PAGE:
The Epistle of James stands at the head of the Catholic Epistles, so called, and represents the first and lowest stage of Christian knowledge. It is doctrinally very meagre, but eminently practical and popular. It enjoins a simple, earnest, and devout style of piety that visits the orphans and widows, and keeps itself unspotted from the world.765765    James 1:27; comp. 5:13sqq., and the concluding verse.

The close connection between the Epistle of James and the Gospel of Matthew arises naturally from their common Jewish Christian and Palestinian origin.


Notes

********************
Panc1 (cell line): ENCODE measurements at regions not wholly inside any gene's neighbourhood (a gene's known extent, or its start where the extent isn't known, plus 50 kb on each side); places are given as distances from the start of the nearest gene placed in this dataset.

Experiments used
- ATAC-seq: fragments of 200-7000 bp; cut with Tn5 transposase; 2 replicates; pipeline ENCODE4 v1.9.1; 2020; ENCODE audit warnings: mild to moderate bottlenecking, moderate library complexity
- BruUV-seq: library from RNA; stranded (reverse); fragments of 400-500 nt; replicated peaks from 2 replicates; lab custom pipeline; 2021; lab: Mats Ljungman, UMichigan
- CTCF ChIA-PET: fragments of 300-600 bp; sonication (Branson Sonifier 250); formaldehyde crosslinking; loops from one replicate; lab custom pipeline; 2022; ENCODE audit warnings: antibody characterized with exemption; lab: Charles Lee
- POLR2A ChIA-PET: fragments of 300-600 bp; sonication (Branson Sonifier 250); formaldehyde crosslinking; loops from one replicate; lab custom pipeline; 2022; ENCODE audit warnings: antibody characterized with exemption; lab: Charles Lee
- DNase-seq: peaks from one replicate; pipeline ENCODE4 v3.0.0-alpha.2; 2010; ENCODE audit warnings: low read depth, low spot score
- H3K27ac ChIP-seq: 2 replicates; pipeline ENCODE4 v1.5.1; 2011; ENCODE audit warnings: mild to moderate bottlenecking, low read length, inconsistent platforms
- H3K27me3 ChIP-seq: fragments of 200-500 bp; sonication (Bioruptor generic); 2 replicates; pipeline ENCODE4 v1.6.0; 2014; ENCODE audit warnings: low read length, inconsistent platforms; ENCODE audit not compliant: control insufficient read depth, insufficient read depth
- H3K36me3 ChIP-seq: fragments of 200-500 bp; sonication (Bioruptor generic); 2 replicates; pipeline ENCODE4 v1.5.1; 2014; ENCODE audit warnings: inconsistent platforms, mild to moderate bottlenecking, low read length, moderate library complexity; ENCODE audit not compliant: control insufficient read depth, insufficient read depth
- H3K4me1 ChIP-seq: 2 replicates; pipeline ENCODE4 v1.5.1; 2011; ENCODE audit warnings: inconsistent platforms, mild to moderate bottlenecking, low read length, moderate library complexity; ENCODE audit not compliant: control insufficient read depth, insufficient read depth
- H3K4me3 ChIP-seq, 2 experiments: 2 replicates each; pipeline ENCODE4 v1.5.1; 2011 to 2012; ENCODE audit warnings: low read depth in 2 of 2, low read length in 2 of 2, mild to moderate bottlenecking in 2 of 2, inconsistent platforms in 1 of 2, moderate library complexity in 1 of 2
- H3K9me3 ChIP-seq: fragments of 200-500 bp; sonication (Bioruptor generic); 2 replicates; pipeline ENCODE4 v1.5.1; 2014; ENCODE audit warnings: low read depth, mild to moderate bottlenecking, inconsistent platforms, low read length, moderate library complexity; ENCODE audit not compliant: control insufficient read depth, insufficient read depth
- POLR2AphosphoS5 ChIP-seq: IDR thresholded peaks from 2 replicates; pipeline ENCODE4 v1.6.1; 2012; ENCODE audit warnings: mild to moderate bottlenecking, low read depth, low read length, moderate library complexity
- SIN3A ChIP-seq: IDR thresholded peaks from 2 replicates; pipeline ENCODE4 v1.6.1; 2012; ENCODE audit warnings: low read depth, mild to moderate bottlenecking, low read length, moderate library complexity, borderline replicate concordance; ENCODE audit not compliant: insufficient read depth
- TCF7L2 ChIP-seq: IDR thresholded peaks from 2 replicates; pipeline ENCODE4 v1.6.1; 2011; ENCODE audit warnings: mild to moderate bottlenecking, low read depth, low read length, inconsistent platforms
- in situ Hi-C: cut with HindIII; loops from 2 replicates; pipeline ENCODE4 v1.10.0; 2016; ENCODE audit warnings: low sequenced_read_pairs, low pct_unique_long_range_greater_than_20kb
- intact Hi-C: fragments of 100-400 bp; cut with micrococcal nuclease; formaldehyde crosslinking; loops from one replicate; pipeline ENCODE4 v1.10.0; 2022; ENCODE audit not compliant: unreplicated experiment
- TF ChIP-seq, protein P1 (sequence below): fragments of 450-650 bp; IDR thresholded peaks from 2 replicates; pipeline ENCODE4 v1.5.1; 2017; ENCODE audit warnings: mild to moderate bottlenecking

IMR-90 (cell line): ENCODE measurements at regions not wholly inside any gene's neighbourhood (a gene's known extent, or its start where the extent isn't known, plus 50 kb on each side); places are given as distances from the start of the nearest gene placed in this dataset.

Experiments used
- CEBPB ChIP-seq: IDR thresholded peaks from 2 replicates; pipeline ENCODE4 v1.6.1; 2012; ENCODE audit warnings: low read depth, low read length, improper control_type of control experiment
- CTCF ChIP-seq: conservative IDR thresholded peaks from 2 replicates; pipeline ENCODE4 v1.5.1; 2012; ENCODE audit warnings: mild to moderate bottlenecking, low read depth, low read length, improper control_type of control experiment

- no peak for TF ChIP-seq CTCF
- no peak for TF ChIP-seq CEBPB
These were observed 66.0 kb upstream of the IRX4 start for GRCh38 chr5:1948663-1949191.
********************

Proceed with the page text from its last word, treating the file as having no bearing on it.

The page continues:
I. James and Paul.. The apparent contradiction in the doctrine of justification appears in James 2:14–26, as compared with Rom. 3:20 sqq.; 4:1 sqq.; Gal. 2:16 sqq. Paul says (Rom. 3:28): "Man is justified by faith apart from works of law" (πίστει χωρὶς ἔργων νόμου), comp. Gal. 2:16 (οὐ δικαιοῦται ἄνθρωπος ἐζ ἔργων νόμου ἐὰν μὴ διὰ πίστεως Χριστοῦ Ἰησοῦ), and appeals to the example of Abraham, who was justified by faith before he was circumcised (Gen. 17:10). James 2:24 says: "By works a man is justified, and not only by faith" (ἐξ ἔργων δικαιοῦται, ἄνθρωπος καὶ οὐκ ἐκ πίστεῶς μόνον), and appeals to the example of the same Abraham who showed his true faith in God by offering up his son Isaac upon the altar (Gen. 22:9, 12). Luther makes the contradiction worse by unnecessarily inserting the word allein(sola fide) in Rom. 3:28, though not without precedent (see my note on the passage in the Am. ed. of Lange on Romans, p. 136). The great Reformer could not reconcile the two apostles, and rashly called the Epistle of James an "epistle of straw" (eine recht ströherne Epistel, Pref. to the New Test., 1524).